At least symbolically, the F-35s serve the perception of a continued “existential threat” against Israel. The F-35 Adirs are considered part of Israel’s Momentum missile defense plan, which was announced in October 2019. Referring to the Momentum Plan, IDF Chief of Staff Aviv Kohavi stated Israel “has been in an accelerated process of preparation”. 

In January of this year, shortly after his re-election, Netanyahu inadvertently called Israel a “nuclear power,” breaking the Israeli administration’s stringent policy of ambiguity around the IDF’s nuclear capacity that it has historically maintained. Israel has continuously deflected the UN’s attention to its nuclear capacity through its Ambassador to the Israel Atomic Energy Agency, and is still one of the few countries that has not signed the Nuclear Non-Proliferation Treaty (NPT), alongside India, Pakistan, and South Sudan (North Korea withdrew in 2003). 

The U.S. Congress and the CIA have known about Israeli nuclear weapons development for decades, which was heavily aided in its early years by the French Atomic Energy Commission and the French government who, according to Shimon Peres, were “already taking a great risk violating the Western arms embargo to sell us weapons in secret.” 

In partnership with Lockheed Martin, Israel has been developing a maintenance centre and training base for the F-35s in its Nevatim Air Base in the Negev, one of the airbases and storage facilities that have been suggested by the Bulletin of Atomic Scientists to be part of Israel’s military nuclear infrastructure. Other suspected infrastructure for Israel’s nuclear arsenal includes the Sdot Micha airbase, which stores the ground-based Jericho nuclear missiles, as well as the Tirosh storage facility near the Tel Nof military airbase at Rehovot, and the Eilabun storage facility. 

When the IDF acquired its first F-35s in December 2016, it seemed unlikely that the jets would immediately be used against Iran as there was no way for the IAF to fly to Iran and back without refueling. However, the U.S. State Department approved in early March Israel’s potential purchase of up to eight of Boeing’s Pegasus refueling tankers, which technically makes a roundtrip possible. According to a March 3 statement by the Defense Security Cooperation Agency, the sale would allow “Israel to provide a redundant capability to U.S. assets within the region, potentially freeing U.S. assets for use elsewhere during times of war.”

Contradictory rhetoric around Israeli militarism and one-sided “peace initiatives” are tightly woven into Israel’s posturing against Iran. Iran has been under growing pressure by the International Atomic Energy Association to access three presumed nuclear development sites.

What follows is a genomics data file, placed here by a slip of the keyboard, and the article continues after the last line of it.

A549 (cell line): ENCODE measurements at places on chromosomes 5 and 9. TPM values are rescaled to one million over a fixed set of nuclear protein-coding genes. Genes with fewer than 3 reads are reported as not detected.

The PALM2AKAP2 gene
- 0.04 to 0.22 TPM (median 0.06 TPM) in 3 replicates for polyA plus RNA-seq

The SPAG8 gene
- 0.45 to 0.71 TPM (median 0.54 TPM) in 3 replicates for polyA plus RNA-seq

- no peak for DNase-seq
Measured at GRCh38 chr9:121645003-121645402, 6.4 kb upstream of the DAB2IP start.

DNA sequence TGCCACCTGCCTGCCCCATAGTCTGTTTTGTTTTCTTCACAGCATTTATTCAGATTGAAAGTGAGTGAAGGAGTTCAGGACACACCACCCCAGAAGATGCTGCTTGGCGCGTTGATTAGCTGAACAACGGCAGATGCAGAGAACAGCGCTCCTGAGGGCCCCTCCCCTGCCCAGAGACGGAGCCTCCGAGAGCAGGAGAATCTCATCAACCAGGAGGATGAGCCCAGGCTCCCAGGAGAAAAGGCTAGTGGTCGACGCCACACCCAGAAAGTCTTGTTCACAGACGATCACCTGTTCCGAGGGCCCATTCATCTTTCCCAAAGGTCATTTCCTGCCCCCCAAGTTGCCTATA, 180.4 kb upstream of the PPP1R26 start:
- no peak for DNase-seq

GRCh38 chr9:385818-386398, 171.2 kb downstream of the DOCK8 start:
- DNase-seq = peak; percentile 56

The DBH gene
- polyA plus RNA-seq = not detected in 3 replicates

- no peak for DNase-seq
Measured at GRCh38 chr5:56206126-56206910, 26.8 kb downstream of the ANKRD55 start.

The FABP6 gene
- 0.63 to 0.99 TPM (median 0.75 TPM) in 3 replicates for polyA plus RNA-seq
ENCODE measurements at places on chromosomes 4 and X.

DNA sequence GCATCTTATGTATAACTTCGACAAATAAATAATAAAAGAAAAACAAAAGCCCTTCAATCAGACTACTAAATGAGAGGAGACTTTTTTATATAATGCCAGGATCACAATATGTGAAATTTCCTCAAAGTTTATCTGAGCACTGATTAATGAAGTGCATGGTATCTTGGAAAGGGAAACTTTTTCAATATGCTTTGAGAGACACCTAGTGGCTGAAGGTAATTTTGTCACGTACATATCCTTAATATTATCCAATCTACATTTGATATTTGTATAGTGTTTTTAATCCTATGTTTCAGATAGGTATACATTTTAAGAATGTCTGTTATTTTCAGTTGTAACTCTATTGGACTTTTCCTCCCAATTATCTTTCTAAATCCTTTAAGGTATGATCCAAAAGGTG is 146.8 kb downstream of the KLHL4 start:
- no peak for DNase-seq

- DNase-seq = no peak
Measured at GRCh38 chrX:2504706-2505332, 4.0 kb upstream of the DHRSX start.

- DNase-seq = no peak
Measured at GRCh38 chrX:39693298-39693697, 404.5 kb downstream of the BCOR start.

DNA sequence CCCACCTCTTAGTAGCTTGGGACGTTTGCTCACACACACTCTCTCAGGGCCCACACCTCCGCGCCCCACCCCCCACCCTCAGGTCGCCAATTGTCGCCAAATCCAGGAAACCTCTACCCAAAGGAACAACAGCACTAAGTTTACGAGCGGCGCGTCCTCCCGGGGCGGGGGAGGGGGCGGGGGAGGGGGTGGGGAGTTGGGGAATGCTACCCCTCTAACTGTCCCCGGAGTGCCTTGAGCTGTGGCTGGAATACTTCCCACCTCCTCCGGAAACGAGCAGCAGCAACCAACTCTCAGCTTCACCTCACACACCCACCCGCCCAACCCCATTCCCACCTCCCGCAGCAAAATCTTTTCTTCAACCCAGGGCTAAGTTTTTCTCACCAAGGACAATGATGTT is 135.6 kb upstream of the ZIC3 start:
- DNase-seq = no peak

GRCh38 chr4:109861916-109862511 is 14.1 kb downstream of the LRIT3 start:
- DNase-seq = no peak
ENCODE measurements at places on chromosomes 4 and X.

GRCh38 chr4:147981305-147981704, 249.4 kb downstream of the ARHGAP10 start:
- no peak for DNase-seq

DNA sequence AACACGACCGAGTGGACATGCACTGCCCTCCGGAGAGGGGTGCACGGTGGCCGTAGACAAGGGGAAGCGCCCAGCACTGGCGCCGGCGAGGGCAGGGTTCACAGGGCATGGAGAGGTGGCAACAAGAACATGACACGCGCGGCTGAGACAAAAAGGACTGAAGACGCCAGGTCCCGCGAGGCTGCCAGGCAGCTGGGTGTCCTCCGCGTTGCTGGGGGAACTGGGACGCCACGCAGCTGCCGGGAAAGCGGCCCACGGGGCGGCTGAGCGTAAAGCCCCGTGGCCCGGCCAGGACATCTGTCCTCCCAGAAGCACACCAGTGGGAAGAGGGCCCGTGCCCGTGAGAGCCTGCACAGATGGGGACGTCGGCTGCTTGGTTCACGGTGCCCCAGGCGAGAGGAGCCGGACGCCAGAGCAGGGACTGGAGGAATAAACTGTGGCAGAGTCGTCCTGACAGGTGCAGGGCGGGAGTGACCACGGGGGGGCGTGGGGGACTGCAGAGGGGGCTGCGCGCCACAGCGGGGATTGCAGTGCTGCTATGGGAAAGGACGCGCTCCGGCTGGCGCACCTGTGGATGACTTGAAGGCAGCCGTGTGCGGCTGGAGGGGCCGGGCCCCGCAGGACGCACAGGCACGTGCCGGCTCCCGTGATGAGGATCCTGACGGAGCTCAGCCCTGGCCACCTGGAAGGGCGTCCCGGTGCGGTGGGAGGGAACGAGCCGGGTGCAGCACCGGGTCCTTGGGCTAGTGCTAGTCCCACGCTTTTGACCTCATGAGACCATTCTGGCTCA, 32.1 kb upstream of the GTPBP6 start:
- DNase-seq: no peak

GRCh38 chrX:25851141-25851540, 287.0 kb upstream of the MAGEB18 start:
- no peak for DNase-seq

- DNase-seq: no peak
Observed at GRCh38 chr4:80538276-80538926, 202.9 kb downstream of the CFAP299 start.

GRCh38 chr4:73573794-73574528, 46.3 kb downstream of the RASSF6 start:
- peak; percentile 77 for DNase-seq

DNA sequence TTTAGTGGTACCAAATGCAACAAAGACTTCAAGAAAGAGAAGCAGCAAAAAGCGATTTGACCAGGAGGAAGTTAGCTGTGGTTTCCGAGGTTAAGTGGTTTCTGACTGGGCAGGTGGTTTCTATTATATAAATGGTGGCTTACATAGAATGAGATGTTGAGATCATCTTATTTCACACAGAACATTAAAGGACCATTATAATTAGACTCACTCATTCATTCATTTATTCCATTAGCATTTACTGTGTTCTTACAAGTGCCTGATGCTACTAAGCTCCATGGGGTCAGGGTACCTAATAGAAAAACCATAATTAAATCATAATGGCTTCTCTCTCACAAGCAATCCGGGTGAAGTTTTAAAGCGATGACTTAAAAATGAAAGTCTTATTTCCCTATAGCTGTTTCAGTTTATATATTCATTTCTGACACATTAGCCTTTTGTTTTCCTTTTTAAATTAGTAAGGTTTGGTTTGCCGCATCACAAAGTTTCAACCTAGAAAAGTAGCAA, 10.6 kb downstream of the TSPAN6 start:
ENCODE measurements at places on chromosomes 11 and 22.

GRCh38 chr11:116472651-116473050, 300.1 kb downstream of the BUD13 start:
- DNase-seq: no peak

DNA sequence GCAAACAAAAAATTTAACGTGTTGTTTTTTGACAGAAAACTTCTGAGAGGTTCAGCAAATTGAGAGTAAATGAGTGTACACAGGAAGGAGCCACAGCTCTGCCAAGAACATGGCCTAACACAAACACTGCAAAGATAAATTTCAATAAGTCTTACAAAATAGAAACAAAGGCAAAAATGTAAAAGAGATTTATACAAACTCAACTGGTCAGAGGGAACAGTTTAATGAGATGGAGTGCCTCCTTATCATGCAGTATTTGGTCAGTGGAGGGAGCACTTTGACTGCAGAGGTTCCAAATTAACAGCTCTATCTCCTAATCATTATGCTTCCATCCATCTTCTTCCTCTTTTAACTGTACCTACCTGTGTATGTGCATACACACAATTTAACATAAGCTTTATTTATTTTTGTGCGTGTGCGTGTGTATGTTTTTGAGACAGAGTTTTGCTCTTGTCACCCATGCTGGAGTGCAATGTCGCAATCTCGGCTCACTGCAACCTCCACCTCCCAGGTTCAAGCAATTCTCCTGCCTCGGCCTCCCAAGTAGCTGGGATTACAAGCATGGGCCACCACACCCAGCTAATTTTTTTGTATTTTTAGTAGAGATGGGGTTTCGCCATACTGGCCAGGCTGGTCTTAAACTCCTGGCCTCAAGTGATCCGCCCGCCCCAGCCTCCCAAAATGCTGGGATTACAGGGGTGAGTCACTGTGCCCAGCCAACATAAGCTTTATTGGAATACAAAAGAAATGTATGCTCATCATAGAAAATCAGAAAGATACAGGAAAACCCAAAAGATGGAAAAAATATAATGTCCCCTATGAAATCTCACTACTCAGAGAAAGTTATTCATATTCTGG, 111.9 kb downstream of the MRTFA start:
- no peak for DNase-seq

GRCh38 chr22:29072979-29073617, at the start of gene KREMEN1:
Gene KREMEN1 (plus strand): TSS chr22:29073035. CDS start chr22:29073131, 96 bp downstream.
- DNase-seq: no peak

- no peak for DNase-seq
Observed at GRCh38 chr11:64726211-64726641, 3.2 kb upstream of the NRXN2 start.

Following Israel’s Blue Flag military exercises with the F-15, F-16 and F-35 jets in November 2019, The Atlantic claimed in a headline that “Israel is preparing for open war with Iran.” The New York Times reported that Iran’s “growing stockpile of nuclear fuel recently crossed a critical threshold.” 

This pressure is part of a long continuity between US and Israeli rhetoric. In a keynote address at the Saban Forum in 2015, in the months following the Iran Nuclear Deal, former secretary of state Hillary Clinton described “Israel’s pursuit of peace as inspiring as its prowess in war.” In response to an audience question on the potential for Iran to “violate the deal”, Clinton claimed “the nuclear option should not at all be taken off the table.” She was immediately corrected by the audience to say “the military option,” not the nuclear option.

In a 2017 meeting with Trump, Netanyahu referred to “Iran’s terrorist regime” and called for an end to “militant Islam”, while promoting a militant Jewish state. And while the “unbreakable partnership” of Israel and the U.S. incites war and regime change in Iran under the pretext of Iran’s nuclear weapons development, Israel maintains impunity and a lack of binding accountability to the IAEA as the only country in the Middle East to avoid serious accountability for its own nuclear proliferation.  

In an email to Toward Freedom, Boycott from Within—an association of Jewish and Palestinian Israeli citizens supporting BDS—stated that the U.S. Arms Export Control Act prohibits U.S. weapons from being used for non-defensive purposes. “Israel’s acquisition of F-35s and other hi-tech weapons serves for the projection of power in the Middle East, and certainly not for the cause of democracy and human rights.”

This article is the first in a series on the impacts of the F-35 fighter jets in the US and around the world.

Author Bio

Lital Khaikin is an author and journalist based in Tiohtiá:ke (Montréal, Canada). Her journalism has been published in Canadian Dimension, Toward Freedom, Warscapes, Briarpatch, and the Media Co-op. She has also published poetry and prose in literary publications like 3:AM Magazine, Berfrois, Tripwire, and Black Sun Lit’s “Vestiges” journal.